N. Korea’s Kim hails uncle’s execution

By Jung Ha-Won, AFP

SEOUL — North Korean leader Kim Jong-Un called for unity in a New Year message Wednesday and hailed the execution of his once-powerful uncle as a resolute act to remove “factionalist scum.” “Our party took resolute action to remove … factionalist scum within the party last year,” Kim said in his message broadcast on state TV. It was his first public comment on the shock execution last month of Jang Song-Thaek, once the country’s unofficial number two and Kim’s political mentor, although the young leader did not mention him by name. “Our party’s timely, accurate decision to purge the anti-party, anti-revolutionary and factionalist elements helped greatly cement unity of the party and the revolution and strengthened our solidarity by 100 times,” Kim said.

Kim’s tone was strong as he called for nationwide ideological education and political awareness to eliminate “even the slightest phenomenon and element” undermining unity. “It is necessary to establish stringent revolutionary discipline and order in all domains of the revolutionary struggle and construction work,” he said, pledging a crackdown on “any sort of alien ideology and decadent lifestyle.” Jang’s purge and execution was staged in an extraordinarily public and brutal fashion. A party statement denounced him as “human scum” and a drug-addicted womanizer who pocketed state money to support his decadent lifestyle.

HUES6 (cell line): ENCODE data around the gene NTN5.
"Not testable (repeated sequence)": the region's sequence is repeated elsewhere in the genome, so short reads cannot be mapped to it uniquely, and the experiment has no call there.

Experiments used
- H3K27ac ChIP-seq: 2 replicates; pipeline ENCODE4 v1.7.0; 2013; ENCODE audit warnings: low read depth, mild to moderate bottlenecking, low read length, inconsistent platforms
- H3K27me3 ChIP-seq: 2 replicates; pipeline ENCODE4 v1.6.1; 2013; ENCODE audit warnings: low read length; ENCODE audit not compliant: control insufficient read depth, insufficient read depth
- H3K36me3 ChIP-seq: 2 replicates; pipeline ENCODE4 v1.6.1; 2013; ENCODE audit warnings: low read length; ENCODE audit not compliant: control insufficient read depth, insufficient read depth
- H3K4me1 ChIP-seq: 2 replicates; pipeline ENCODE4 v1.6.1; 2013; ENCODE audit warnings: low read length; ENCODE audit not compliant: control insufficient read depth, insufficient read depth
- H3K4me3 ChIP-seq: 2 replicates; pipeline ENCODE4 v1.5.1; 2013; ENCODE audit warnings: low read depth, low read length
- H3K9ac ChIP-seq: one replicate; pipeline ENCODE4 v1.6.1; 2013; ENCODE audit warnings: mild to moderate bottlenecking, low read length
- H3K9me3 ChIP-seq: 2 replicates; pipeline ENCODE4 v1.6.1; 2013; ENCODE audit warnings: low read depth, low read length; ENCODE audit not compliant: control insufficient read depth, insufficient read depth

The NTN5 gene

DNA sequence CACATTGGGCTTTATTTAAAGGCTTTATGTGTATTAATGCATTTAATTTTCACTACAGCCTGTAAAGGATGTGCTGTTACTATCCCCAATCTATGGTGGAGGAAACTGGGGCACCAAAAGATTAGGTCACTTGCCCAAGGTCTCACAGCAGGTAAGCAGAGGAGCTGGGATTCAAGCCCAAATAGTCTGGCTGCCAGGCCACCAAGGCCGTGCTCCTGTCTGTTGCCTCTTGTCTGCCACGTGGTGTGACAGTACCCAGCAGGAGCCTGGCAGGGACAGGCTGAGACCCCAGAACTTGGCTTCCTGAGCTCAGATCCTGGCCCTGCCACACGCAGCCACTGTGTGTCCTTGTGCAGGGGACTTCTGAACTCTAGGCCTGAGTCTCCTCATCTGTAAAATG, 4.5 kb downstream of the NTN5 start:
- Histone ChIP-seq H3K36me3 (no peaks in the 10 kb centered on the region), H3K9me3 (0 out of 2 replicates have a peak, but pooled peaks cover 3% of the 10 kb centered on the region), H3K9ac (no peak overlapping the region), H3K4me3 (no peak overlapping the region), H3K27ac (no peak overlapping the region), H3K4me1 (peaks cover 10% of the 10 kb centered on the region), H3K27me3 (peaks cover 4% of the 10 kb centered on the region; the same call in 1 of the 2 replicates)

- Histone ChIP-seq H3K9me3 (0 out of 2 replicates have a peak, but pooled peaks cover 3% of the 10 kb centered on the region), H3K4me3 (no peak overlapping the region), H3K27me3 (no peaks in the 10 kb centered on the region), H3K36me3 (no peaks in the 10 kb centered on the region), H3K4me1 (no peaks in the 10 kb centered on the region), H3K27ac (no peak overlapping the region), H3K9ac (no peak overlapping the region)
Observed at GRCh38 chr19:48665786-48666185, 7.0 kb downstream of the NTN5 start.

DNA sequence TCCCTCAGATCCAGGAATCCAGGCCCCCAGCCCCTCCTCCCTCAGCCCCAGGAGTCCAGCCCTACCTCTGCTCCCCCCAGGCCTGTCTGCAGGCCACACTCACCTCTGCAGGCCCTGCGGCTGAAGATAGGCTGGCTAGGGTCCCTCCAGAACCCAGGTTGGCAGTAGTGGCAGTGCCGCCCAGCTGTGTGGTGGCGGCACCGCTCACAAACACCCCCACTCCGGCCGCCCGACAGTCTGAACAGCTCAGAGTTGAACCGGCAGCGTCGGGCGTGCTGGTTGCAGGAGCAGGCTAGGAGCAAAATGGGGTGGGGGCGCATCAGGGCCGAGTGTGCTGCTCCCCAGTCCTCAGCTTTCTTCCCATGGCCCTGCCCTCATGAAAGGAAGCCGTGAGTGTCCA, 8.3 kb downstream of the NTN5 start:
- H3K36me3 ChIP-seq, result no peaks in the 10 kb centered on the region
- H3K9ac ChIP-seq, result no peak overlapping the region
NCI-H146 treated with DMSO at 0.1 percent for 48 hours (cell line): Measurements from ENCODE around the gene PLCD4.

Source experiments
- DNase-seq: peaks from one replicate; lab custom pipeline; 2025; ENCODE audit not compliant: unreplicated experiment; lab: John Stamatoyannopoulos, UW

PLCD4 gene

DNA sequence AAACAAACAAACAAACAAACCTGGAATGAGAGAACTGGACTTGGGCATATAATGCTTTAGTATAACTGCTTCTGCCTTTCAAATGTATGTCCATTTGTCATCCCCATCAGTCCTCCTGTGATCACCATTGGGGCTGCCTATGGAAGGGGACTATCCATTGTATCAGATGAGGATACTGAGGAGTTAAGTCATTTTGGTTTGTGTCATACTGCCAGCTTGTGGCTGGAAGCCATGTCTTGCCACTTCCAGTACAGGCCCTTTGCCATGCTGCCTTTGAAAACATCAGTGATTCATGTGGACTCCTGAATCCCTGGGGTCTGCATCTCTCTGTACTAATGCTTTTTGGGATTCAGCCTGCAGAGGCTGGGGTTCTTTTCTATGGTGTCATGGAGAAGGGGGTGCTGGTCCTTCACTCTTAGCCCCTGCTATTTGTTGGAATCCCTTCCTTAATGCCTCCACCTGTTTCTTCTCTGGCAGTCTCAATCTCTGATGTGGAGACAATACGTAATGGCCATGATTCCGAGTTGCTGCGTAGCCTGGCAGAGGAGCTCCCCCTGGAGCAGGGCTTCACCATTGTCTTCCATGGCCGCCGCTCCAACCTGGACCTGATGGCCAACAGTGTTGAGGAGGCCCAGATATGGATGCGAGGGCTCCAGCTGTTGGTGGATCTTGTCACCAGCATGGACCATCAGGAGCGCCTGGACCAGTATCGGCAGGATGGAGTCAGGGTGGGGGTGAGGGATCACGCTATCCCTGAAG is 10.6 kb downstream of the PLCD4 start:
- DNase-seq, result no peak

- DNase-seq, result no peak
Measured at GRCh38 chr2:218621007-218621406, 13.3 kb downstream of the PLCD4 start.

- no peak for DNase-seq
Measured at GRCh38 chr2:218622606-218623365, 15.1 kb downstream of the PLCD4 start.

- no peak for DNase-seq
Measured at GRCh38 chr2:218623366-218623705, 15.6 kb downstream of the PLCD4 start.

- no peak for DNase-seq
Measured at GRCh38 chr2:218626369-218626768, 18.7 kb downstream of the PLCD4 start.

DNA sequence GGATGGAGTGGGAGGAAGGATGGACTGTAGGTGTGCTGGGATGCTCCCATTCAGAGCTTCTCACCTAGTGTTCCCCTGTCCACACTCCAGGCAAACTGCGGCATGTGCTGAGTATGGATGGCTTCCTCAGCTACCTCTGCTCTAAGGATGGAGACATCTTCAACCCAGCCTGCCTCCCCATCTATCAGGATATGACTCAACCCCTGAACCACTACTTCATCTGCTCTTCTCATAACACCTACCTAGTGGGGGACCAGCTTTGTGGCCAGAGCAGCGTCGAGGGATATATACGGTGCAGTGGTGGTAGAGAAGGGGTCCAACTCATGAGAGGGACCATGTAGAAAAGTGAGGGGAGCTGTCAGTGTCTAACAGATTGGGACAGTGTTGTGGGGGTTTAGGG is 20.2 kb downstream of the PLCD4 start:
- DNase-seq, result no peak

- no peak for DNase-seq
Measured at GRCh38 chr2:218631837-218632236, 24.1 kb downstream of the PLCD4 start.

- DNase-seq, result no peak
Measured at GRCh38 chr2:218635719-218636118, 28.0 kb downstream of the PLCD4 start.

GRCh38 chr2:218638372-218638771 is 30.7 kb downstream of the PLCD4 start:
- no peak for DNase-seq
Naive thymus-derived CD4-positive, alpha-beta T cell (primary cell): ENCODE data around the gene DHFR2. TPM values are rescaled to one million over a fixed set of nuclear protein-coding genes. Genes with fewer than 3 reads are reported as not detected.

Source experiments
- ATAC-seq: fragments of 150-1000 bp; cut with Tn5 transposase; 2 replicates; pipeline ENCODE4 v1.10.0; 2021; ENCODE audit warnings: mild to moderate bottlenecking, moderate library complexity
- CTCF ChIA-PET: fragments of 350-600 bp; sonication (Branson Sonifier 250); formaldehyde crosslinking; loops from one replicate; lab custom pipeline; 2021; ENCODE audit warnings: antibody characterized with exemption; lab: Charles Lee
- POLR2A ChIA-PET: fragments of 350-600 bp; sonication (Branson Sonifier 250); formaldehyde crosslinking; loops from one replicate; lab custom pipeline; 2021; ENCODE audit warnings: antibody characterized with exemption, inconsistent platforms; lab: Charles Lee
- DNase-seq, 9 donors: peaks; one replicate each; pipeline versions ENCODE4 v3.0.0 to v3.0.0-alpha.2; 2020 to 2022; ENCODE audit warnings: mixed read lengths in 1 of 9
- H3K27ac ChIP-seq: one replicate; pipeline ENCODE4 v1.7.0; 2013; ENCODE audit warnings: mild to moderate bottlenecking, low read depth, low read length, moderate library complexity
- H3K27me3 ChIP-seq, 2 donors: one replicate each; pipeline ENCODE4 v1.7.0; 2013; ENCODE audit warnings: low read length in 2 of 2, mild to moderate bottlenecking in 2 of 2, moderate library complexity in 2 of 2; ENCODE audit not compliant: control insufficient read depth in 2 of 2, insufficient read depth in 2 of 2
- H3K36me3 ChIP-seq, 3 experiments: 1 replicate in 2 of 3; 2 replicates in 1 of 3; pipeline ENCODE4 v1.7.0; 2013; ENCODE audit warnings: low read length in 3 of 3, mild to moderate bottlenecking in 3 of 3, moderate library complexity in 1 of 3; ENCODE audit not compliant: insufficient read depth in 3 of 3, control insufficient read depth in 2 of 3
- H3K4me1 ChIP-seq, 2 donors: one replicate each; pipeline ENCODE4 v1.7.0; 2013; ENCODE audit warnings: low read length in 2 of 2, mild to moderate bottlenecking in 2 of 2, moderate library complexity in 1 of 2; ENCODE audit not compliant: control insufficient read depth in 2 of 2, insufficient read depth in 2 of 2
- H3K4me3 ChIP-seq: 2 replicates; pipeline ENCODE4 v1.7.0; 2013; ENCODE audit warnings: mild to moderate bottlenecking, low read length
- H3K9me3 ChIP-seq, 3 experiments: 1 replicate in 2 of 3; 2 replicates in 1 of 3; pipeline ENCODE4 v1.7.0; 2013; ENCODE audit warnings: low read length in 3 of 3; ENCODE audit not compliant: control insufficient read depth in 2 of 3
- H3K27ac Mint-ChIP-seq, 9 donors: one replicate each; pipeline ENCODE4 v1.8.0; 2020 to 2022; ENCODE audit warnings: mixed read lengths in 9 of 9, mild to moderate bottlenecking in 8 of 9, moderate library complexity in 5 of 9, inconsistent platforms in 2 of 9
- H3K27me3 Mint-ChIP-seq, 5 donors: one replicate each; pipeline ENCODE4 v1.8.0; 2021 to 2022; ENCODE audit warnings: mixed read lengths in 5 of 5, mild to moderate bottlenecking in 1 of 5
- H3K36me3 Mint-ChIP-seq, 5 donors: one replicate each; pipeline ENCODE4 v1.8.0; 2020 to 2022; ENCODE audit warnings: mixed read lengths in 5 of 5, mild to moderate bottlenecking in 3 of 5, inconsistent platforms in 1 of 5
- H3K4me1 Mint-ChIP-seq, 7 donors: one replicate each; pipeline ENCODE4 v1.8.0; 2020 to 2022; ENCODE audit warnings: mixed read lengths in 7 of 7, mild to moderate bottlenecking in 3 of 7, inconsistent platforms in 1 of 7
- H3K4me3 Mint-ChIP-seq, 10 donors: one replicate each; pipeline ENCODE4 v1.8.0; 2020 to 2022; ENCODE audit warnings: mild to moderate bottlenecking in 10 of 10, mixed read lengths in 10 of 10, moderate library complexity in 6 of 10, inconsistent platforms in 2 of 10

Yang Moo-Jin, a professor at Seoul’s University of North Korean Studies, said the speech underlined Kim’s desire to portray himself as an unchallenged and stable leader, two years after he took power. “He is sending a message to its people that, with Jang gone, now let’s put the purge behind and look to the future based on firm unity among the party, military and the government,” Yang said.

Jang played a key role in cementing the leadership of the inexperienced Kim, who took over after the death of his father and long-time ruler Kim Jong-Il in December 2011.

But analysts said Jang’s growing political power and intervention in the lucrative coal trade was resented by his young nephew.

In his message Kim struck a rare relatively conciliatory note with South Korea, after extreme tensions in the spring of last year.

He called for a “favorable climate” to improve relations, saying it was “high time” for the two Koreas to stop doing “anything detrimental to national unity and reconciliation.” “We will join hands with anyone who opts to give priority to the nation and wishes for its reunification, regardless of his or her past, and continue to strive for better inter-Korean relations,” he said.